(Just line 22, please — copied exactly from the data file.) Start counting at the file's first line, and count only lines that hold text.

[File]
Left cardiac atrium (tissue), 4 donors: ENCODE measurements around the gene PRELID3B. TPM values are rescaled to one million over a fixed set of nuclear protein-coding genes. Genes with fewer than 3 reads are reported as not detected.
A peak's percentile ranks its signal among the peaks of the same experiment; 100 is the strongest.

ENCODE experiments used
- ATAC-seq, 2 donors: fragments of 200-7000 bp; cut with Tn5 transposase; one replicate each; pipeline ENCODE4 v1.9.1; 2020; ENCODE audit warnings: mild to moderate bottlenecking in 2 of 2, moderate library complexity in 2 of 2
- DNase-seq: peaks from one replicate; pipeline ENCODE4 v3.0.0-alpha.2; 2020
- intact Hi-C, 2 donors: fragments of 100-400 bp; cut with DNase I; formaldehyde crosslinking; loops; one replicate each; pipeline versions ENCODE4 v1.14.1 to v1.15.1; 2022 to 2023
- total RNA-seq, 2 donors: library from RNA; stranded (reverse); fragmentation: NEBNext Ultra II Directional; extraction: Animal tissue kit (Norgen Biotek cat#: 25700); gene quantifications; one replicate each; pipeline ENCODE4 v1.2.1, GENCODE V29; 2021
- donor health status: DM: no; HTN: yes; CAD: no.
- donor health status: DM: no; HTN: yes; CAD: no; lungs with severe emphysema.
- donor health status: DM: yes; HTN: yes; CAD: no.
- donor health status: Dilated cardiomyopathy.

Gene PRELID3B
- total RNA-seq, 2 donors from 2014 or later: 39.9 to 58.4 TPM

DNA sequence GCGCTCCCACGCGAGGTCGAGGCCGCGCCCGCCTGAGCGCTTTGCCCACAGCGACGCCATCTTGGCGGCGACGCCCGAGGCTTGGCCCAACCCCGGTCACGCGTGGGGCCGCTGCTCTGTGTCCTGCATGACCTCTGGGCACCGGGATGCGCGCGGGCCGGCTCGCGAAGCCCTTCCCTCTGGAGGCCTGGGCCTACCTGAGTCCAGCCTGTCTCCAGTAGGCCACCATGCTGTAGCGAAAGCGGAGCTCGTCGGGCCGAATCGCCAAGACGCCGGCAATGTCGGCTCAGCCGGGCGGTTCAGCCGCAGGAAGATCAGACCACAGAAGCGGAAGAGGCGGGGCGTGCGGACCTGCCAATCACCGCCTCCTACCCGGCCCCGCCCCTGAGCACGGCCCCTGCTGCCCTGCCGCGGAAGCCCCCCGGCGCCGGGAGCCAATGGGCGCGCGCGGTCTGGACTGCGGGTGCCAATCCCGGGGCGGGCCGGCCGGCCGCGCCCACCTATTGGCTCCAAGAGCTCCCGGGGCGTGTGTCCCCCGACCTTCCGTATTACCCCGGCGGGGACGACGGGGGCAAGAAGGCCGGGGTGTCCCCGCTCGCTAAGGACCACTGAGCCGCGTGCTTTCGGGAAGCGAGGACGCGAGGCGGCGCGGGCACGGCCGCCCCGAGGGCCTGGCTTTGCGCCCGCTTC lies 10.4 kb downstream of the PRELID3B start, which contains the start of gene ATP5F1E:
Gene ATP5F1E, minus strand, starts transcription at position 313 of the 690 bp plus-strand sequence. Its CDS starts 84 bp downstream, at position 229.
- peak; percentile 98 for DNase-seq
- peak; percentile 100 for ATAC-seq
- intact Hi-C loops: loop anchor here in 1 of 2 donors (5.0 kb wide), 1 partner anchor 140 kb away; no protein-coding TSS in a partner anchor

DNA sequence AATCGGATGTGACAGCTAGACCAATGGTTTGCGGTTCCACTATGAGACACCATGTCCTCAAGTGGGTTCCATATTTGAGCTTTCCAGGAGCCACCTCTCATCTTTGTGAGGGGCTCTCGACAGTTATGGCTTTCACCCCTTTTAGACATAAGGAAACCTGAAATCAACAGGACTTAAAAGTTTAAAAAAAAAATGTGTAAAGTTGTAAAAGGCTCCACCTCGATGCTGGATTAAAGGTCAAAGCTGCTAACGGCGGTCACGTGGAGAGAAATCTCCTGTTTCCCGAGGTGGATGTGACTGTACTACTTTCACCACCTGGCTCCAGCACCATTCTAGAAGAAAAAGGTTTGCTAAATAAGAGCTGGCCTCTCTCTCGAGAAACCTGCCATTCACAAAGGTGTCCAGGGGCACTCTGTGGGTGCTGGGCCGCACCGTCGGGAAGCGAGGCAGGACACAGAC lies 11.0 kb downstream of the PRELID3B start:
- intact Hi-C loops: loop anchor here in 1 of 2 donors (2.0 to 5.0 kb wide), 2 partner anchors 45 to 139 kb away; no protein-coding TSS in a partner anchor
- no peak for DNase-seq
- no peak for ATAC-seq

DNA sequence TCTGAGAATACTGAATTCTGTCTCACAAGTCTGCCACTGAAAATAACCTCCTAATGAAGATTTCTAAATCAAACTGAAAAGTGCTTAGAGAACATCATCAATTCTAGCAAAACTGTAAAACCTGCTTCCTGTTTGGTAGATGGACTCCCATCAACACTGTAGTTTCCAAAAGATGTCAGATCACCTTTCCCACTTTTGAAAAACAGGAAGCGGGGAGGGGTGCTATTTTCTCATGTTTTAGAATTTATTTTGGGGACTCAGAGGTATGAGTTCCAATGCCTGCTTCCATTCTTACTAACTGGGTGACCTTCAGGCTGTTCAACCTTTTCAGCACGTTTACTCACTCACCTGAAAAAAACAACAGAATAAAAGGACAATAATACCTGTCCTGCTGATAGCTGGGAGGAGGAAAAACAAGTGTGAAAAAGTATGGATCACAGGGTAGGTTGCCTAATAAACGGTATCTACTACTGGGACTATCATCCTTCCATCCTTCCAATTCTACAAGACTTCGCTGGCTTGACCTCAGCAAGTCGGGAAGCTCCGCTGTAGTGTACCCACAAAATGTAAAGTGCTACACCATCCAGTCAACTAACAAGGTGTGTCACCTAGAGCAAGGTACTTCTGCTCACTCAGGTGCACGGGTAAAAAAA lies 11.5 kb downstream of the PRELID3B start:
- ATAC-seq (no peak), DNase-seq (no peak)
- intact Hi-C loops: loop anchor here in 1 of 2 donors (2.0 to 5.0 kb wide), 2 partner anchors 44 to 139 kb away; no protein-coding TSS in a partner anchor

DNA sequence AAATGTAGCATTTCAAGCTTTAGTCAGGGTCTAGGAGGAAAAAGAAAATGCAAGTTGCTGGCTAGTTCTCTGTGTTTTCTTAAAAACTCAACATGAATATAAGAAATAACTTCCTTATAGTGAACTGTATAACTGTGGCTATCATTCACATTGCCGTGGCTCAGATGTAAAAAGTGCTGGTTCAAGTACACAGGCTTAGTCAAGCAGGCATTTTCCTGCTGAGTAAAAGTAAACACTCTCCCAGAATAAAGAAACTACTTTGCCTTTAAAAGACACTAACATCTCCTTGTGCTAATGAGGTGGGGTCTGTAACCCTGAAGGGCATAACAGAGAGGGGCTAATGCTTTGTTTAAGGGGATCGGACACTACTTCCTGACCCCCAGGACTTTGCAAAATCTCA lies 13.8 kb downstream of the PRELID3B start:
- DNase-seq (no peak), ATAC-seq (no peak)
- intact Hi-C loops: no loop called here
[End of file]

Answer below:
- no peak for ATAC-seq